|For The Keen Runner In You|
You are looking for something beyond just starting up.
A 5km race is a great way to focus on speed training and building speed even for longer runs
A 10km race is a great way to push yourself to the max as you build endurance while staying focused on maintaining as close to your 5km race speed. This is perhaps one of the toughest distances to race.
For the long distance runner in you, late Spring and Summer is a good time to focus on doing a great 5 or a 10k race. It also takes up less time, and requires some focus on strength training and flexibility while also building cardio vascular capabilities.
For those who want to train for an upcoming race, we are providing a link to a running and training guru – Hal Higdon – who stays in Indiana, and whom I have had the pleasure of meeting a couple of times at the Chicago marathon expositions. Hal has been a champion marathoner in his time, at times less than 2:30, run over a 100 marathons, coached several thousand marathoners in his runs, and coached perhaps a million runners via his website. He is also a senior writer for Runners World.
Remember to listen to your body and take the rest days seriously, especially while training for a marathon.
"Success is a journey, not a destination. The doing is usually more important than the outcome. "
Arthur Ashe, Tennis player
|5K Run : 8 week training schedule|
Do’s and don’ts in the last week before your run Now that d day is near – congratulate yourself and feel good about your decision to run a race
|For the 1st timer (1mile =1.6km)|
Do’s and don’ts the day before, during and after your run Details for the day before:
Relax – physically and mentally
Focus on the days of your training when you felt really good
Get family and friends to cheer you
Get your kit out for tomorrow – shorts, undergarments, shoes, socks, T shirt with chest number pinned
Make sure there is no sand/ grit in your shoes
Cut your toe nails
Drink more water through the day than usual
Eat dinner early and eat well.
Sleep early a few hours after dinner
Do lot’s of work at home – you may strain yourself or pull your back
Eat anything new – your stomach might not handle it well
Think of how little you have trained or how unfit you are feeling
Have a late night
Before the run:
Have a light breakfast of a banana/ orange juice and water as soon as you wake up
Hopefully this is nothing new for you – this is quick to digest, and is energy giving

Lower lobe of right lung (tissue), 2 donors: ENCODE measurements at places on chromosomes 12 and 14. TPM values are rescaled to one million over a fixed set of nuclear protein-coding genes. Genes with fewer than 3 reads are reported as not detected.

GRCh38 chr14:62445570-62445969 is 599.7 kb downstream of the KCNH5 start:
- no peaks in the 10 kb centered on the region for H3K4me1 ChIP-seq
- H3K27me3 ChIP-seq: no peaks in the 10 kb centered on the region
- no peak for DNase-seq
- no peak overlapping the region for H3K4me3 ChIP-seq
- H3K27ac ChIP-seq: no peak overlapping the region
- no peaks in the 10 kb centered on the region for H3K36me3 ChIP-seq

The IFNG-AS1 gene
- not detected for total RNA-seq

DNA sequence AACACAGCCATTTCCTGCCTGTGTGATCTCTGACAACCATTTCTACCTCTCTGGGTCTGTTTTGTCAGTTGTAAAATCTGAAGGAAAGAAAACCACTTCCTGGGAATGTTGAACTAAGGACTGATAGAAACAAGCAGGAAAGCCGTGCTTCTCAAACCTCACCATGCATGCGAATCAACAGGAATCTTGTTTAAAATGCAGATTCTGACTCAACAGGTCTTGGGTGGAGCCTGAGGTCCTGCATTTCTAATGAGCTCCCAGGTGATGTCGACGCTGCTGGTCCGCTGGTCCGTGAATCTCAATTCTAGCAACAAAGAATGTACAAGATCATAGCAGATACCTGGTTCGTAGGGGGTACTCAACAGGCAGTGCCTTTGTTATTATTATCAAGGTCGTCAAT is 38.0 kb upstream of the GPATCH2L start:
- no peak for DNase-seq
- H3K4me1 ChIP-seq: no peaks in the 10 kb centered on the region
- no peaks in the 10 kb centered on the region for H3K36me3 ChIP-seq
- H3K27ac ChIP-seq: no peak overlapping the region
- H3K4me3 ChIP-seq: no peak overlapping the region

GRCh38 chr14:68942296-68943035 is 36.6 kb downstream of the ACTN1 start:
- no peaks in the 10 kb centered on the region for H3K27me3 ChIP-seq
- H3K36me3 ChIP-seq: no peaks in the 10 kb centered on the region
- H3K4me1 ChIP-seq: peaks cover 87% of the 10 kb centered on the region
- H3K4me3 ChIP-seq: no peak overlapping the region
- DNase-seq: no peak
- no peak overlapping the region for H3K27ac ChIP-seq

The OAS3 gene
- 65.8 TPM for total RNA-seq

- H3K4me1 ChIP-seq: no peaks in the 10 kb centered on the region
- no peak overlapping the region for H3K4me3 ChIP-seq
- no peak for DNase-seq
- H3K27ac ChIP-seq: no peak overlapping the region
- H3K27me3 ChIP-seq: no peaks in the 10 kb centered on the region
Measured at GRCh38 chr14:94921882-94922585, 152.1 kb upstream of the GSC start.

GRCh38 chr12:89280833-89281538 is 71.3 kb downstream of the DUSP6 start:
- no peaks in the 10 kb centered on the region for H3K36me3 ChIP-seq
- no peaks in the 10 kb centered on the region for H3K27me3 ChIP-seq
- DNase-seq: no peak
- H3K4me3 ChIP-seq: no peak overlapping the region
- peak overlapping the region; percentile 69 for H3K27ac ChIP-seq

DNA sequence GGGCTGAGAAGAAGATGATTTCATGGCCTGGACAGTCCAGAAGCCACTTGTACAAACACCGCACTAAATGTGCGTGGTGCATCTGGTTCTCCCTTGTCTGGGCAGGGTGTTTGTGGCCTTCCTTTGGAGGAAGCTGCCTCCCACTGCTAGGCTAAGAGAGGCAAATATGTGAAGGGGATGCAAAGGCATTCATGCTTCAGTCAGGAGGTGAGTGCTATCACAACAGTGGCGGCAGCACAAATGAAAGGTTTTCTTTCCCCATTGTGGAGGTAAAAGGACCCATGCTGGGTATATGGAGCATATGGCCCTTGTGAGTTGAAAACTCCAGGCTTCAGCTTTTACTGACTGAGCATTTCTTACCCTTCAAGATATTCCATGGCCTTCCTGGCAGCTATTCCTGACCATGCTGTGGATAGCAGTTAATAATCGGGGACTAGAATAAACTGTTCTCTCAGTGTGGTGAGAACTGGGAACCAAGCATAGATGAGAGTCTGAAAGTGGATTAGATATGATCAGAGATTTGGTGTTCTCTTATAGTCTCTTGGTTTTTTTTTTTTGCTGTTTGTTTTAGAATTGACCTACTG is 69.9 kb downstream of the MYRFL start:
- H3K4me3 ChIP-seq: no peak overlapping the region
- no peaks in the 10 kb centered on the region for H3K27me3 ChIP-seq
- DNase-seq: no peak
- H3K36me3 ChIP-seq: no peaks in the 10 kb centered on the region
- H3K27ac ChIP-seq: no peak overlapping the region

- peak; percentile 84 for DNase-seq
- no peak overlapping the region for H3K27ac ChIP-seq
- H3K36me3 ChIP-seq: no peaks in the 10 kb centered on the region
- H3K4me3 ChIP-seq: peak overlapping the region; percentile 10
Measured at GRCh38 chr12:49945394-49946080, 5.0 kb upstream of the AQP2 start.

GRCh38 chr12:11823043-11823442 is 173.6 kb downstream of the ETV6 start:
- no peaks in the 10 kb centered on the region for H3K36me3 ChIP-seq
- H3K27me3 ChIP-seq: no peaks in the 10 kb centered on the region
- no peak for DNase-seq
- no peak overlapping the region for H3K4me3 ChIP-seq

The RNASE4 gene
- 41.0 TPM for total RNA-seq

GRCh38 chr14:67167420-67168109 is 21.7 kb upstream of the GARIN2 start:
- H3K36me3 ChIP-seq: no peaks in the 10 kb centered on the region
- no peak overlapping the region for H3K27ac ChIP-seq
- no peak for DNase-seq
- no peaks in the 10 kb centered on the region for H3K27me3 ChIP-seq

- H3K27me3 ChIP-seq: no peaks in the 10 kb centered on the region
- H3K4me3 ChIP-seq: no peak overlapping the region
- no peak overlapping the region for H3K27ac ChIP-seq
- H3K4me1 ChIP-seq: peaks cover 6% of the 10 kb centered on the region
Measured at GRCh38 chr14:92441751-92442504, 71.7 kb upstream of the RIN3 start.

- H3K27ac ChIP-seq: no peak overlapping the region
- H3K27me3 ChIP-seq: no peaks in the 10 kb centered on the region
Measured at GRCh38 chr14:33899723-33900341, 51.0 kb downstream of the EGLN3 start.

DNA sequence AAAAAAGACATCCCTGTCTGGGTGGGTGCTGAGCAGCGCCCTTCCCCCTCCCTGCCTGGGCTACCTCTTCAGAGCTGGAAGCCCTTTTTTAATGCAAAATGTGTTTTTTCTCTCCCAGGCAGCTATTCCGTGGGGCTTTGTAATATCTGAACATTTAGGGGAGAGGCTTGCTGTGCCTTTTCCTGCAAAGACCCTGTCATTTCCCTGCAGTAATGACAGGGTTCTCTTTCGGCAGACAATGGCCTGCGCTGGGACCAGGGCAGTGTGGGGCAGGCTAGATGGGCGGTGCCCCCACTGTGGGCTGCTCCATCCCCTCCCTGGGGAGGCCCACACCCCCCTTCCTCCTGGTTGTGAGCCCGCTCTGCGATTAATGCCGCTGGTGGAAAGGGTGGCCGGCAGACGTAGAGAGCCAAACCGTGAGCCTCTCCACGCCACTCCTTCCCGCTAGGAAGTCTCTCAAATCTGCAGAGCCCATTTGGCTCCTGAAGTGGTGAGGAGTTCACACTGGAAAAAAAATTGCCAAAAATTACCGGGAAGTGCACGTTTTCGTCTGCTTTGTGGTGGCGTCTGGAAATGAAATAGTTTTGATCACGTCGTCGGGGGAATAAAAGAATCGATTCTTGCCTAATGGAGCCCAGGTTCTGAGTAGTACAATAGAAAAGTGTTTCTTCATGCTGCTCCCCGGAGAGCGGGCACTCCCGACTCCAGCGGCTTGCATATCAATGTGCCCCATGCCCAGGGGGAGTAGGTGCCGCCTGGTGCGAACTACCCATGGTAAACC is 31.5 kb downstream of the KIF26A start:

Get to the start point 45 minutes earlier
Do a light warm up
During your run:
Start slower than normal. Trust me. I have run 29 marathons and am still learning
It is very easy to get carried away by the enthusiasm of the crowd and the atmosphere
Smile at others, and cheer on fellow runners – it lightens your load
Check how you are feeling after 2km, and quicken your pace if you are feeling good
At around the 4km mark for a 5km runner and at 7km for a 10km runner, if you are feeling good, pick up the pace further.
Sprint the last 100m - you will end on a high
Smile for the cameras – you will treasure the great photos of yourself
Post the run
Walk briskly for 5 minutes
|10K Run: 8 week training schedule (By Hal Higdon)|
|VO2 max is a term commonly used by runners to assess your body’s efficiency in processing atmospheric oxygen. It is the maximum volume (V) of oxygen (O2) in milliliters that you can use in one minute, per kilogram of body weight, while breathing air at sea level.
Knowing your VO2 Max is good for those keen on testing and improving on their personal fitness. Still others will use that piece of information to assess how they compare to others ("standards") who are doing their same sport. By knowing what your current VO2 Max is, you can objectively assess your progress as you improve your cardiovascular fitness.
VO2 Max of an average male 20-29 years of age is: 38-43.
VO2 Max of endurance cyclists or runners: >75 ml/kg/min.
Highest VO2 Max ever recorded for a man: 94 (Nordic skier)
Highest VO2 Max for a women: 77 (Also Nordic skier)
Check out your VDOT level from your most recent ‘race’ and try and approximate pace for longer or shorter distances as your ‘race pace.
|To improve your stamina, pace and VO2 MAX try this simple 7 week plan:|
|Copyright – Running and Living Infotainment 2008|
Cross Train – aerobic exercise other than running – cycling, swimming, tennis, squash
400m repeats – warm up with a slow run of 1-2 km, run a 400m race flat out, walk.jog 1-2 minutes and regain your heart and breathing rate, repeat the 400m race and so on. End with a 1-2km slow run
Tempo run – divide your run into thirds eg in a 30 minute tempo run, start with a 10 minute slow run, start picking up pace over the next 4 minutes and hold your fastest pace for a couple of minutes, then reduce pace gradually over the next 4 minutes, and then end with a 10 minute slow run.
Long slow run - should be done at a pace where you can converse with a running partner and not be out of breath In the training programs where there is a mention of running at 5K pace or 10K pace – you need to check your ‘race pace’ for that distance, especially if you have never run one before or have not run one in a long time, by seeing your VDOT value for the most recent race you have run, from the
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